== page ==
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Eliminate Sustain Pedal Thump?
#2453812 08/25/15 02:11 PM
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fohman Offline OP
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Hello all,

I am a live sound engineer and recording artist, and I need to figure out a way to eliminate the thumping sound which gets picked up by microphones whenever the sustain pedal on a grand piano is released quickly. The problem is that all 88 dampers come crashing down on the strings to mute them, but in doing so cause a "thump" both in the strings themselves (which is picked up by devices such as a Helpinstill style microphone) and also in the body of the piano itself (which is picked up by conventional mics, especially when placed up close). Is there some way, or some device, which can slow the dampers down just before they land on the strings, much like a jumper pulling a parachute before landing? Something that would not change the characteristic of the pedal action too much as to disturb the player and the overall sound?

I have also considered a device which temporarily mutes the audio from the microphone at the moment of the pedal release (not the whole signal, but only the low-frequency range where the thump mainly resides), but a direct mechanical fix is more preferable as the piano sound can remain unprocessed after the microphone. The device or technique needs to be applicable in five minutes or less to any grand piano, and removed just as easily leaving no permanent marks.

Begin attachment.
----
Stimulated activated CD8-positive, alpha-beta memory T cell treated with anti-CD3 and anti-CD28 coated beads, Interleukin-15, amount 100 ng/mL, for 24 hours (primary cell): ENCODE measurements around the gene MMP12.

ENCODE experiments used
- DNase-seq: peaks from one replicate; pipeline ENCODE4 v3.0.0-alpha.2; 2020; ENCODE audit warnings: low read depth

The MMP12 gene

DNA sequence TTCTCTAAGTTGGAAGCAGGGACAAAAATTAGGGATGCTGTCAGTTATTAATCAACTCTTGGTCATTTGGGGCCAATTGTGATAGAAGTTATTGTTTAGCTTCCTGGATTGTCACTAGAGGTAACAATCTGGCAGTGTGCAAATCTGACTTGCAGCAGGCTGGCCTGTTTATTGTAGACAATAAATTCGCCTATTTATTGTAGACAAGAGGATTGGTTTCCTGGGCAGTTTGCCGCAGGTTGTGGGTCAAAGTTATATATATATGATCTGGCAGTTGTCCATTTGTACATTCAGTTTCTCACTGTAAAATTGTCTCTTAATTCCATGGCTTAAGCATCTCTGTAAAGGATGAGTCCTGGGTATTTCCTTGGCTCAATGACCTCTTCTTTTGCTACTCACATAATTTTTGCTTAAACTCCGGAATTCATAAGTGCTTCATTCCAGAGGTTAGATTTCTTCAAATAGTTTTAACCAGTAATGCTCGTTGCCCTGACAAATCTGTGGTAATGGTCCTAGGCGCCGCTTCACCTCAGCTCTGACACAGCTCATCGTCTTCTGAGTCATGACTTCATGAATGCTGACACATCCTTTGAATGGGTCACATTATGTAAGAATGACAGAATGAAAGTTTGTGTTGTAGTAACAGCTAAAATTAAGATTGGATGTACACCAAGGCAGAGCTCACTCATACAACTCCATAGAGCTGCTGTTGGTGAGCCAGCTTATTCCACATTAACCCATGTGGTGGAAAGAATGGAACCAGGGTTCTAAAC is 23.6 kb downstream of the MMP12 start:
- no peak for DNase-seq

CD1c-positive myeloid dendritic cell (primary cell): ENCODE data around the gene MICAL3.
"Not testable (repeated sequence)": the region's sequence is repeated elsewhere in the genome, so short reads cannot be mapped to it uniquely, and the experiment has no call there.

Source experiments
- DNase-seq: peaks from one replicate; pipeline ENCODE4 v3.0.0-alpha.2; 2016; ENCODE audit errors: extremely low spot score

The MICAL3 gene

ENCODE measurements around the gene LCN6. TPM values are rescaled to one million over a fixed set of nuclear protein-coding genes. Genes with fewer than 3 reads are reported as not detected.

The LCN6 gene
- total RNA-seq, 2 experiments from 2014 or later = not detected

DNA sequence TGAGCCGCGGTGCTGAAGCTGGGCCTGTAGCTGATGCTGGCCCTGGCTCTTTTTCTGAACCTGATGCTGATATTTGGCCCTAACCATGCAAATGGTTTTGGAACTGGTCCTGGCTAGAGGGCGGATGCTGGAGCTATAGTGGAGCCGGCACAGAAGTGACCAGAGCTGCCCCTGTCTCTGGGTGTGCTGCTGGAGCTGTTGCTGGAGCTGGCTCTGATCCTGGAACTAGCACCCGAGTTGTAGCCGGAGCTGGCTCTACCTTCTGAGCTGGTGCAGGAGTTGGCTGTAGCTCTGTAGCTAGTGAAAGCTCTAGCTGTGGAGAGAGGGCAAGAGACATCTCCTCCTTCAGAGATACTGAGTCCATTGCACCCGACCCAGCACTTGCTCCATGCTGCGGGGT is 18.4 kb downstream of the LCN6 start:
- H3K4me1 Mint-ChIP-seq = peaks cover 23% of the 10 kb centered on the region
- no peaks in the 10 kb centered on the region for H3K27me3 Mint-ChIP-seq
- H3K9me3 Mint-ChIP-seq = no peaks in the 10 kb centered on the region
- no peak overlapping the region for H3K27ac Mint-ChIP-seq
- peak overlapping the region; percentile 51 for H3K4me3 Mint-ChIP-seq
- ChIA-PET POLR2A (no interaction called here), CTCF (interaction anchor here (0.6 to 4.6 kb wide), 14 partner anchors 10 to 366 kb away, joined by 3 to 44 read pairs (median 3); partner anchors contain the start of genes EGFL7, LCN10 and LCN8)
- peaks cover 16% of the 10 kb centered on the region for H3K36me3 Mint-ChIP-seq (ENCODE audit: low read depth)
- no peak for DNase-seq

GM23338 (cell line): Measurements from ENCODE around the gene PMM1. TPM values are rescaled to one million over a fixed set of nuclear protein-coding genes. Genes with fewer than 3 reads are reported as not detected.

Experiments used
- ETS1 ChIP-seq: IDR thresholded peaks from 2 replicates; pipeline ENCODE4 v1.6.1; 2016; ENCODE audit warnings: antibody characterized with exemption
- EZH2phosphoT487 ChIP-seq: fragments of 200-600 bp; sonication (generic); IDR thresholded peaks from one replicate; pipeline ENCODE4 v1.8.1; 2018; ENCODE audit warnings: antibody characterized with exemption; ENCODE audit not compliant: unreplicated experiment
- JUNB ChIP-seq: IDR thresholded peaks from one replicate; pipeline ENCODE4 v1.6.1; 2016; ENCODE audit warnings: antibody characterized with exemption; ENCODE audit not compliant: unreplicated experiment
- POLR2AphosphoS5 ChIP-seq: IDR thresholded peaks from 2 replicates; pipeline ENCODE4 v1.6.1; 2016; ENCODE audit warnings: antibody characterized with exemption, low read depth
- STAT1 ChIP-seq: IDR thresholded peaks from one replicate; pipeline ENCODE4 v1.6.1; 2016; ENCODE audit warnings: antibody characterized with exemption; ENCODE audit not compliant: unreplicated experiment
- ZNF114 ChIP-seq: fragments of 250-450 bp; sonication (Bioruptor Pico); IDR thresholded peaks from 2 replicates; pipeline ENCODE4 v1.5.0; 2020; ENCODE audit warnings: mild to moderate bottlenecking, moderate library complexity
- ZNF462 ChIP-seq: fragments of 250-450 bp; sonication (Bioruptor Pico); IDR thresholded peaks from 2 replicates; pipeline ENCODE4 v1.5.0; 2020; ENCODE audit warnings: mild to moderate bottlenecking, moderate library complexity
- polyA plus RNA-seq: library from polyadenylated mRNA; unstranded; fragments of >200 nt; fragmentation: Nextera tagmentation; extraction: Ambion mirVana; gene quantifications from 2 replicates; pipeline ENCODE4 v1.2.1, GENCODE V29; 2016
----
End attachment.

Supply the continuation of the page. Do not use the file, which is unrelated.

Thanks!!

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Re: Eliminate Sustain Pedal Thump?
fohman #2453829 08/25/15 02:50 PM
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If the pedal is adjusted properly with the right amount of lost motion, the rest is all about the player and mic placement.


Jean Poulin

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www.actionpiano.ca
Re: Eliminate Sustain Pedal Thump?
fohman #2453862 08/25/15 04:38 PM
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Not asking for much, are you?

Seriously, there already exists a wonderful method for reducing damper noise - it's the player's right foot. Much better control than any mechanical contraption.

Sam

Re: Eliminate Sustain Pedal Thump?
fohman #2453888 08/25/15 06:14 PM
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A friend replace much felts and cloths by sandwiches with Polyurethane foam and cloth, but this is'ore for action noise.

For the dampers themselves I see no real solution. They should not protuberate under the string plane level, the more noisy (double wedges) can be brushed and I heard of Tefloning them with micro fine Teflon powder.